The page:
It was during this time that historians began connecting with anthropology when American historians were researching American Indian history in the 1950s. It was during the late 1940s and early 1950s that historians and anthropologists brought together the strong points of both disciplines to create a new discipline known as ‘Ethnohistory’, which made use of evidence from folklore and oral traditionsas well as from more conventional artefacts. This must surely be seen as a huge step in the way cultural history is written, as this opened up many more forms of sources, which were previously not accepted by historians, to be used as evidence.
With the boom in popular culture that came in the 1960s, came more interest in the study of cultural history. It was during this time that, amongst others, E.P. Thompson and Antonio Gramsci were putting forward ideas and developing the way cultural history was created. Due to the political background of the 1960s, cultural history became studied in comparison to economic history and, in such books as Thompson’s ‘Making of the English Working Class’, culture was seen to be based on economy and the economic welfare of society. Although this obviously gives us a very good representation of culture from one particular viewpoint, it is important to address other issues which affect cultural change outside of the economic structure of society.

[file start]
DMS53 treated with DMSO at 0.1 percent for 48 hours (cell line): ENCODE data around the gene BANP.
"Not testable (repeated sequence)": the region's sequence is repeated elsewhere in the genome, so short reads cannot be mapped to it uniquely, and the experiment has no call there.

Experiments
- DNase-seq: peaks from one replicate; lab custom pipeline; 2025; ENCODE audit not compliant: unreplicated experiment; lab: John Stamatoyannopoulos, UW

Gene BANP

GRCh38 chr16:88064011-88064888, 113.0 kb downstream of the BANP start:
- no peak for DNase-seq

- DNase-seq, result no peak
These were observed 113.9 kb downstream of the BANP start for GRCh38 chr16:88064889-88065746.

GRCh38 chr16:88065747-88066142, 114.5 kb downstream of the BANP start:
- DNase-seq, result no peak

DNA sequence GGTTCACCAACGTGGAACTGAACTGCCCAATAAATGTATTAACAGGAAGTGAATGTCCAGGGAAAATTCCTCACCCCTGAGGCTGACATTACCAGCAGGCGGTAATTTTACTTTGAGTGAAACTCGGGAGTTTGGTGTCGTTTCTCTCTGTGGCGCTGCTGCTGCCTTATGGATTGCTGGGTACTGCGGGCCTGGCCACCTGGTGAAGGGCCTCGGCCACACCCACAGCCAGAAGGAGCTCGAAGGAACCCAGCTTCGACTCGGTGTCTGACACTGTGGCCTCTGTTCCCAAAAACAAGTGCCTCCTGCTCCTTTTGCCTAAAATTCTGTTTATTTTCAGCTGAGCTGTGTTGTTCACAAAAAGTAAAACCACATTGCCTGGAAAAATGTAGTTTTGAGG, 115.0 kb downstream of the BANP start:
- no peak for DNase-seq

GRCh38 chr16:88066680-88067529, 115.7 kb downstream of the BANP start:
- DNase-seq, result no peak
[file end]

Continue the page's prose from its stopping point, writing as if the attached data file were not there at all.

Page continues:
Most recently, cultural history has gone from strength to strength. We now have available to us more diverse histories from a cultural perspective than ever before. This isn’t necessarily because sources and documents have appeared that weren’t available before, but because, since the 1960s, we have become far more open minded to cultural histories which may have been ridiculed or disregarded by historians in the past. This is due, largely, to the arrival of postmodernism and the controversial idea that any form of historical analysis is as relevant as any other.
During the 1970s and 1980s, Cultural historiography gained a lot of interest due to the cultural awareness and curiosity that had been formed in the 1960s. This was also possibly due to dissatisfaction amongst historians with Marxist history. It was during this period that Clifford Geertz came into prominence as a cultural historian, along with other modern cultural historians, such as Simon Schama, Peter Burke and Natalie Zimon Davies, each of whom have received admiration in their own rights as being skilled in the field of cultural historiography.
It was Geertz that produced some of the most influential ideas in modern cultural historiography. One of these is the idea of ‘thick description’, by which the historian aims to ‘get’ a culture by understanding all of the ingredients from which it has been formed. This means that one must understand the symbols and meanings of actions or dialogue that refer to a deeper cultural or historic meaning. If the idea of ‘thick description’ is used it will also help us in reading against the grain, whereby the historian uses the information he knows about a time period to draw conclusions of what is meant in sources written or created by individuals that lived during the period being studied. This can be seen as a very positive move in the method of making cultural history and is an incredibly important one if we are to try to understand cultures that, in comparison to our own, are very different and perhaps, at first, difficult to comprehend.